Christian Anton <mail@xxxxxxxxxxxxxxxxx> wrote on 09/04/2006 12:35:06 PM:
Mats Petersson answered many of these questions. (Thanks, Mats.) I'll
handle a couple.
> 2. Handling of unmodified guests
> I enjoyed the handling of patched guest os's a much, because the xm
> console (the virtual serial console) gave me much comfort setting up
> networking and services in a DomU.
> Is it possible to use this on unmodified guests too? Do i have to
> configure a serial port in the virtual machine and do some configuration
> to create a virtual serial port to connect to with xm console / minicom?
> Is this documented anywhere?
I have been successfully using a serial console to my HVM guests for a
while. However, I have only been using a serial console (no graphics)
since the majority of my testing is scripted. To setup your HVM domain for
serial access, edit the domain configuration file and set sdl=0, vnc=0, and
nographic=1. In the HVM domain, you may also need to edit /etc/inittab to
launch a getty for the console (e.g., co:2345:respawn:/sbin/agetty ttyS0
115200 vt100-nav) and edit /etc/securetty to allow login from the serial
port (e.g., ttyS0).
> 3. Disks (LVM, Files...)
> I use LVM logical volumes for my DomUs with patched kernels passing them
> to the domUs as partitions, such as hda1, hda2... The big advantage of
> this is that i can copy a virtual machine with rsync, then configure the
> nessecary things using a chroot, leave and power up the machine. Great!
> Doing backups using LVM snapshots would be something cool, too. Using
> the hvmloader it seems that this is not possible at all, i can only pass
> LVM volumes or files as entire disk (hda, hdb) and the guest operating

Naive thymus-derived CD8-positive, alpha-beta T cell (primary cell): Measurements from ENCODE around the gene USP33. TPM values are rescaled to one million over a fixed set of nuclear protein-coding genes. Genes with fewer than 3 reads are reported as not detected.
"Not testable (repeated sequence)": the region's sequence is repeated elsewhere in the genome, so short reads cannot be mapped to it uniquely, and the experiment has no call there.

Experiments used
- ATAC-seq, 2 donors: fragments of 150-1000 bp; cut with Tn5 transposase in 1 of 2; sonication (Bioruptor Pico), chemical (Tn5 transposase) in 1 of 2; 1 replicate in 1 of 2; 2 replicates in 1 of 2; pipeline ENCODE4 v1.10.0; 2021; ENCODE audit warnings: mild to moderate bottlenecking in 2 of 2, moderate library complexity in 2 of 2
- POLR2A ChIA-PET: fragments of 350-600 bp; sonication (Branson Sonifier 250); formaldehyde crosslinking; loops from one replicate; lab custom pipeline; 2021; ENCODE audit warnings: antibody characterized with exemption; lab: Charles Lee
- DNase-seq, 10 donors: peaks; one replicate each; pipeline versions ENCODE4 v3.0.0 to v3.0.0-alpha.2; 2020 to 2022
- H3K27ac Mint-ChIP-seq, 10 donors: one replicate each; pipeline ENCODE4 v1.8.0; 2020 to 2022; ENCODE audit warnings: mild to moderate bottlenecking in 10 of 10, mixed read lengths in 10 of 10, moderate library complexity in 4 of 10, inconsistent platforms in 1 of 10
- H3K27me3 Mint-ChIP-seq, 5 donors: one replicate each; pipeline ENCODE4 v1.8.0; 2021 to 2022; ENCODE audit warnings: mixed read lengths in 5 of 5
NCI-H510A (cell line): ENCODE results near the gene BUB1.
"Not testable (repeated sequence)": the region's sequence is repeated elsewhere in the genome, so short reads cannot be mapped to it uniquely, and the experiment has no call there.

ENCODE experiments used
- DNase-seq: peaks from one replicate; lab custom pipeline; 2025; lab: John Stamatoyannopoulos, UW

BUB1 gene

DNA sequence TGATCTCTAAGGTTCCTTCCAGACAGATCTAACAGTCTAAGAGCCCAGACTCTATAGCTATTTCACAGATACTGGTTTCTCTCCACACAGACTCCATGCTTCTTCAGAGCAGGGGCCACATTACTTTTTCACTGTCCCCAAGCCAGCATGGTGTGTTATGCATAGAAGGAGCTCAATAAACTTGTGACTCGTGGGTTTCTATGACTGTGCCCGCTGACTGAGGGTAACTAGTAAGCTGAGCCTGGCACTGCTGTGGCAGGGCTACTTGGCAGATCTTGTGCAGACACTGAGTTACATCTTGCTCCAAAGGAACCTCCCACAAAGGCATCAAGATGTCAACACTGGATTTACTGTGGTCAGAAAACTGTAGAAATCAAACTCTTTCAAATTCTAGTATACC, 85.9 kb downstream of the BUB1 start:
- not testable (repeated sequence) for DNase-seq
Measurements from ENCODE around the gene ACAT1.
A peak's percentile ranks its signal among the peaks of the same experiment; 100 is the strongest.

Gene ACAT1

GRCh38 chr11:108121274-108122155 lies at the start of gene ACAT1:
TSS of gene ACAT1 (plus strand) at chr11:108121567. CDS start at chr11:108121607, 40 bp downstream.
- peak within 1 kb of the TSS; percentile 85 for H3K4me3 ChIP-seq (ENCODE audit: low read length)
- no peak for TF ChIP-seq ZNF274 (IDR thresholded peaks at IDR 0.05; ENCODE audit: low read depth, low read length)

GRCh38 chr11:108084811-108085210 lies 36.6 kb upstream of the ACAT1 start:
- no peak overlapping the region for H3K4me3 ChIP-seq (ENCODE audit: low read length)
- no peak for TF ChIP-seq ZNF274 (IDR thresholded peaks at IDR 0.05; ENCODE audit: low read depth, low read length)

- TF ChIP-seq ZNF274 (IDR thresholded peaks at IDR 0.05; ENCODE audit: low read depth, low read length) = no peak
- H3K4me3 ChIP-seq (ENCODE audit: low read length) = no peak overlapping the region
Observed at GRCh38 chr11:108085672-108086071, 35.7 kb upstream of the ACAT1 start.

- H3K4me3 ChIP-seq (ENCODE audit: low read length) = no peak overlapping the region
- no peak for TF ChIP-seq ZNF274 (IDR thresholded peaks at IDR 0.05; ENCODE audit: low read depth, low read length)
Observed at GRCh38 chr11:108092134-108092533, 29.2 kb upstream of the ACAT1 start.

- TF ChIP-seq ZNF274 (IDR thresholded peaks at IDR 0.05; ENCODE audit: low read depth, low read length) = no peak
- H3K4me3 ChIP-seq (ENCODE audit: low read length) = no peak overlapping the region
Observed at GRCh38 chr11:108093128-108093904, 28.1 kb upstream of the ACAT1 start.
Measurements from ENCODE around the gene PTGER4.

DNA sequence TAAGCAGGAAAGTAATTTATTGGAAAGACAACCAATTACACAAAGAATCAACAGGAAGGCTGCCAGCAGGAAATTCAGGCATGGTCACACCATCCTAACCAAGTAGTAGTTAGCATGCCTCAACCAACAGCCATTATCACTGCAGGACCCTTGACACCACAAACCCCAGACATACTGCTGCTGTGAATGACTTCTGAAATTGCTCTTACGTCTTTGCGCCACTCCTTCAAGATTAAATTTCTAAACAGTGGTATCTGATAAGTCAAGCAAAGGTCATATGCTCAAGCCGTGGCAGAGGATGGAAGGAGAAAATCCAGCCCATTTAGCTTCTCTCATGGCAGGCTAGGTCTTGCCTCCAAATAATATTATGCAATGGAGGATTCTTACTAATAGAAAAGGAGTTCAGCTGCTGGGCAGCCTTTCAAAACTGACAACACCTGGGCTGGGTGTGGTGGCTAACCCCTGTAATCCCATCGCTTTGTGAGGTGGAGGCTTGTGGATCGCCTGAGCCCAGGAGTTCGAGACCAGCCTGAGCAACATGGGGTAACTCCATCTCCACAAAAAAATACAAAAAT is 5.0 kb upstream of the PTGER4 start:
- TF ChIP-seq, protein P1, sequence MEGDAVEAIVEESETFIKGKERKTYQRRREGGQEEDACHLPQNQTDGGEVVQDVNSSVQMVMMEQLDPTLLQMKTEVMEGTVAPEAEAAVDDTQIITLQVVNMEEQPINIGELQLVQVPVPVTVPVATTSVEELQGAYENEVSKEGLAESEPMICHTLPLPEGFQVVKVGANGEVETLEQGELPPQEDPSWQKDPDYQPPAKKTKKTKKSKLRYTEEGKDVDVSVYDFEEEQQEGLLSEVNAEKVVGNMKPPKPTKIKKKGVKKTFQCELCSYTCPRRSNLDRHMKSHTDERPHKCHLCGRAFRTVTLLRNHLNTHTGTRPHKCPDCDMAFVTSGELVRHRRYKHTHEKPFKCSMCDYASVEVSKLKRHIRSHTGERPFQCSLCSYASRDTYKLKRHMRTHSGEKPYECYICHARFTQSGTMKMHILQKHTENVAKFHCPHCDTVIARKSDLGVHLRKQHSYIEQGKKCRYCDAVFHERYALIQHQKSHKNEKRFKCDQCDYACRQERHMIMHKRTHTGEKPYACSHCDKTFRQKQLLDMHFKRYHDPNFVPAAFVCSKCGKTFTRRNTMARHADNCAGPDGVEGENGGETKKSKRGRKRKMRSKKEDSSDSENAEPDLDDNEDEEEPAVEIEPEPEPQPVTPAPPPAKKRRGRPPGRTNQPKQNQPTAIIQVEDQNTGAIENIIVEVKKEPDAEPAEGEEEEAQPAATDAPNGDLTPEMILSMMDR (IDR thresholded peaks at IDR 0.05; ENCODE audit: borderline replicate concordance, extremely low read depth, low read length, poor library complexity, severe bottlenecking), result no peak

> system must partition it. So i am not able to access the files on the
> virtual disk when the machine is not running, right? Is there any chance
> to use a similar setup as i use for modified guests?
I use LVM volumes for my HVM disks, too. To access one of the file systems
in the disk image, I create a loop device that maps to the partition on the
disk image and then mount the loop device. For example, to access the
first partition on the disk image I do:
losetup -o 32256 /dev/loop1 /dev/virt-blkdev-backend/hvm1
mount /dev/loop1 /mnt/hvm1
If you have other partitions in the disk image, you can calculate their
offsets. First, run fdisk on the LVM volume and display the partition
information. For example:
dib:~ # fdisk /dev/virt-blkdev-backend/hvm1
The number of cylinders for this disk is set to 2088.
There is nothing wrong with that, but this is larger than 1024,
and could in certain setups cause problems with:
1) software that runs at boot time (e.g., old versions of LILO)
2) booting and partitioning software from other OSs
(e.g., DOS FDISK, OS/2 FDISK)
Command (m for help): p
Disk /dev/virt-blkdev-backend/hvm1-save: 17.1 GB, 17179869184 bytes
255 heads, 63 sectors/track, 2088 cylinders
Units = cylinders of 16065 * 512 = 8225280 bytes
Device Boot Start End Blocks
/dev/virt-blkdev-backend/hvm1p1 * 1 66
530113+ 83 Linux
/dev/virt-blkdev-backend/hvm1p2 67 328 2104515
82 Linux swap / Solaris
/dev/virt-blkdev-backend/hvm1p3 329 851
4200997+ 83 Linux
/dev/virt-blkdev-backend/hvm1p4 852 2088
9936202+ 83 Linux
The offset for the third partition will be the starting cylinder, 328 (329
- 1, since cylinder start numbers are 1-based, not 0-based), * 8225280
(bytes per cylinder) = 2697891840.
To mount the second partition:
losetup -o 2697891840 /dev/loop1
mount /dev/loop1 /mnt/hvm1
Hope this helps.
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